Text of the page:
The message from the ASA here is that cycling without a helmet is a behaviour, “Prejudicial to [childrens’] health and safety.” This has already been established to be false. However, the main issue here is that the ASA have not been fair with respect to the issue of safety, and behaviour which children might emulate. The driver of the car in the ad was not wearing a motoring helmet, a behaviour which children might emulate which would actually be, “Prejudicial to their health and safety.” It could also easily be argued that advertisements showing people travelling by car, “Might encourage younger children to emulate a behaviour prejudicial to their health and safety.”

The ASA, by classifying adverts of this nature as, “Ex kids,” on these grounds have managed to help perpetuate the mistaken beliefs that cycling is a particularly high-risk activity, that helmets are effective in the event of a crash with a motor vehicle, and the sadly prevailing ideology that the responsibility for minimising the risks posed to cyclists in the event of this type of crash (with the aid of ineffectual safety equipment) lies with the cyclist victim, rather than (by the moderation of dangerous driver behaviour) with the driver whose vehicle is the actual source of the danger.

Considering the relative risk posed to children by travelling by car, and the significantly greater benefits afforded to motorists in comparison to cyclists by helmet-wearing in the event of a crash, maybe we should be complaining to the ASA whenever an advert depicting people travelling by car without a motoring helmet is shown in the advert breaks surrounding children’s programming.

Anecdotes and Evidence

The petition to block the proposed Cyclists (Protective Headgear) Bill in Northern Ireland has finally attracted some attention from the larger press outlets. With wider exposure comes the usual heated discussions over helmets in the comment threads. Many of you know my own stance on helmets, but I would not want to force anyone who wishes to cycle with a helmet to do so without one.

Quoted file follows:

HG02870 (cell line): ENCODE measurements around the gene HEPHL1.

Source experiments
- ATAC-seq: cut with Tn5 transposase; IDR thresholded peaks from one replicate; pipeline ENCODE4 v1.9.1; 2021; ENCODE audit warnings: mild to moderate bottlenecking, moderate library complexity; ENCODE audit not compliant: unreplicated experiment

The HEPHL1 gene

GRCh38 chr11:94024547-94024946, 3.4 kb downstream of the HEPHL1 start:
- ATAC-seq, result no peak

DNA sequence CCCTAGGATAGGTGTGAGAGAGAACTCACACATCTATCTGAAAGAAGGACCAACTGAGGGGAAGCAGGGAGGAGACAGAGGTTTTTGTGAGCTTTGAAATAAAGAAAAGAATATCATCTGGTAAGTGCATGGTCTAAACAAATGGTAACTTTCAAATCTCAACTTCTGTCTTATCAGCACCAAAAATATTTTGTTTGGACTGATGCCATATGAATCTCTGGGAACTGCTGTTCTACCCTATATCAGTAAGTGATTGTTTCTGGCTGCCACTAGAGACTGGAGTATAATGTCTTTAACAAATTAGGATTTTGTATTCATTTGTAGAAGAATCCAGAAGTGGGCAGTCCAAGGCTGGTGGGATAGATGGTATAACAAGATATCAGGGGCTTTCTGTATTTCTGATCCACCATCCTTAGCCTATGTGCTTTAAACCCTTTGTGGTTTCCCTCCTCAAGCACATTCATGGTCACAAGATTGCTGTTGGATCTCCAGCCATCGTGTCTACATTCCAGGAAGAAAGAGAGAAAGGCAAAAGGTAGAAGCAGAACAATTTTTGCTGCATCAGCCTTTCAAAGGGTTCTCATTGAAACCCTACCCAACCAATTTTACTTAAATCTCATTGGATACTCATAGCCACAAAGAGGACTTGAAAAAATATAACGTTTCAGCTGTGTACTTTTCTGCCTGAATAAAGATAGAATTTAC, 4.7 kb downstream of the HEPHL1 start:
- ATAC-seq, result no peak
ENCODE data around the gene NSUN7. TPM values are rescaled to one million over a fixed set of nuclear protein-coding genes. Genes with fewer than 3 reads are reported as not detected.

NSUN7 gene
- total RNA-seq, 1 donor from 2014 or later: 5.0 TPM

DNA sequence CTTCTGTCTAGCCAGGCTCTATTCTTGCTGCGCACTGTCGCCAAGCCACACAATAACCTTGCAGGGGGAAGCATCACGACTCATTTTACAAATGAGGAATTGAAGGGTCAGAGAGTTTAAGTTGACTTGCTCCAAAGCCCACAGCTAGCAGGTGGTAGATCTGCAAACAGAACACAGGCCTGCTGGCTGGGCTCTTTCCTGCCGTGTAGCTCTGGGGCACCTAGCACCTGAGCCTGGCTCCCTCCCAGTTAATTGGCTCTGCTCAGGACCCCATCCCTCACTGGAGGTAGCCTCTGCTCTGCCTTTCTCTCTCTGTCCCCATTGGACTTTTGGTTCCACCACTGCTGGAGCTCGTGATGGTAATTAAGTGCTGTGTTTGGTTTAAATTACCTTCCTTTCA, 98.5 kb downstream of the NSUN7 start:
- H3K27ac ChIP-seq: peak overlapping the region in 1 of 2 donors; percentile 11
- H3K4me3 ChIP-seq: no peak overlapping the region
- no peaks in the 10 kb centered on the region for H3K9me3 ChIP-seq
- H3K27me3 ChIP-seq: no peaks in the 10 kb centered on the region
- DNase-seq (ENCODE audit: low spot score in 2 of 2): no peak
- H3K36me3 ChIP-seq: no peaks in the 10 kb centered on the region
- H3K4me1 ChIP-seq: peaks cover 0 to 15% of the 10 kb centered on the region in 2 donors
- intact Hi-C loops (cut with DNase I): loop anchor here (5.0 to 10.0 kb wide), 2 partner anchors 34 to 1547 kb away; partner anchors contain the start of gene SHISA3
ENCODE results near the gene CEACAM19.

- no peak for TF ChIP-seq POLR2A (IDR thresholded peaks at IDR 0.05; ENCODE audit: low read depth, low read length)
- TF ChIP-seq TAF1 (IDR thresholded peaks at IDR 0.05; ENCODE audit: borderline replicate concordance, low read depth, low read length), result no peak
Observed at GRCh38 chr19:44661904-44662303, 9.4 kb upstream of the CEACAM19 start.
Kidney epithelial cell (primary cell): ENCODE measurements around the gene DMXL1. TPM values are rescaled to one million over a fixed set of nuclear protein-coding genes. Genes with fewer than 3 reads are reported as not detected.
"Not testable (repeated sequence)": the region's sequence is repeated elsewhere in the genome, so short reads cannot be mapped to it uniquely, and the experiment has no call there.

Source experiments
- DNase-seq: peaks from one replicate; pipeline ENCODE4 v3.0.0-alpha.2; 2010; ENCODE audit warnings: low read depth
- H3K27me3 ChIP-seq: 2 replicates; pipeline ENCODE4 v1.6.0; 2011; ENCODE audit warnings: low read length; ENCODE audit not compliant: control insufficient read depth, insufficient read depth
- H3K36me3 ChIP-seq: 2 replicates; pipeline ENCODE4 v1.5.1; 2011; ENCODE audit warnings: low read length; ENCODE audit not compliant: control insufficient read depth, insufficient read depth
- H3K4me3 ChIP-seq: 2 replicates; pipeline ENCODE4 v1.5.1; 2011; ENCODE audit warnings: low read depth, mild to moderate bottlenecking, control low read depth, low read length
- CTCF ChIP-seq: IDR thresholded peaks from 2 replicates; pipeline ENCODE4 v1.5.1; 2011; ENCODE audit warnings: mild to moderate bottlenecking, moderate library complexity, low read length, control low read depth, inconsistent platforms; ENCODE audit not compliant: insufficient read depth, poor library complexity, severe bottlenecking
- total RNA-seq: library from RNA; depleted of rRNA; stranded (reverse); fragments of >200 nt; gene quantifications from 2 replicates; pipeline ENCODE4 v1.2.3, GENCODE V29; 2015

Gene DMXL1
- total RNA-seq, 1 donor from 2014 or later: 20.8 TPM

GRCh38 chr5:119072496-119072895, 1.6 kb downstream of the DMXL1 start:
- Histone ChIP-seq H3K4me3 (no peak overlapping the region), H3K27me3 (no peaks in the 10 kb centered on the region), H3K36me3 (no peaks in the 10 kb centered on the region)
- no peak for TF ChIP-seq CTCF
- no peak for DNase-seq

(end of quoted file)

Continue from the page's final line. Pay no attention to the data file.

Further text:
A helmet slpit along the vents, a common mode of failure. Image courtesy of

One type of comment which comes up frequently on these comment threads follows the general form of “A helmet saved my/a friend’s life.” This is not particularly surprising, during my own school days I remember being shown emotive video footage of an interview with a teenager who had survived being hit by a motorist whilst he was on his bike. He proudly showed the camera his helmet, split in two and with an unshakable conviction he stated that it had saved his life. In the years since this experience, the arse-about-face approach to road safety has continued to gain traction and find its way into online materials aimed at school-age children.

When listening to stories claiming a helmet saved someone’s life, it is important to remember that anecdotes aren’t the same as evidence. Consider the following:

With no control experiment, where all variables other than whether or not the rider was wearing a helmet left unchanged, it is impossible to state with any confidence whether or not the helmet had made a difference, or to appropriately quantify any difference it may have made.

The effects of risk compensation also need to be considered. For those who have been told and accepted the idea that a helmet will save their life, there will be an increase in their perceived safety which will have an effect on their behaviour. This also goes for the operators of motor vehicles, who will perceive a helmet-wearing cyclist as being less at risk from their vehicle. It is possible that the change in behaviour both on the part of the cyclist and the motorist caused by the effects of risk compensation were instrumental in leading to the collision. This effect has been studied with ABS in the Munich taxi experiment, and can also be seen in the increase in the severity and number of pedestrian and cyclist casualties following the introduction of compulsory seat-belt legislation, drivers felt safer with seat-belts and adjusted their behaviour to compensate for the reduced risk to them by driving faster and braking later. This resulted in decreased safety for those not travelling inside a car.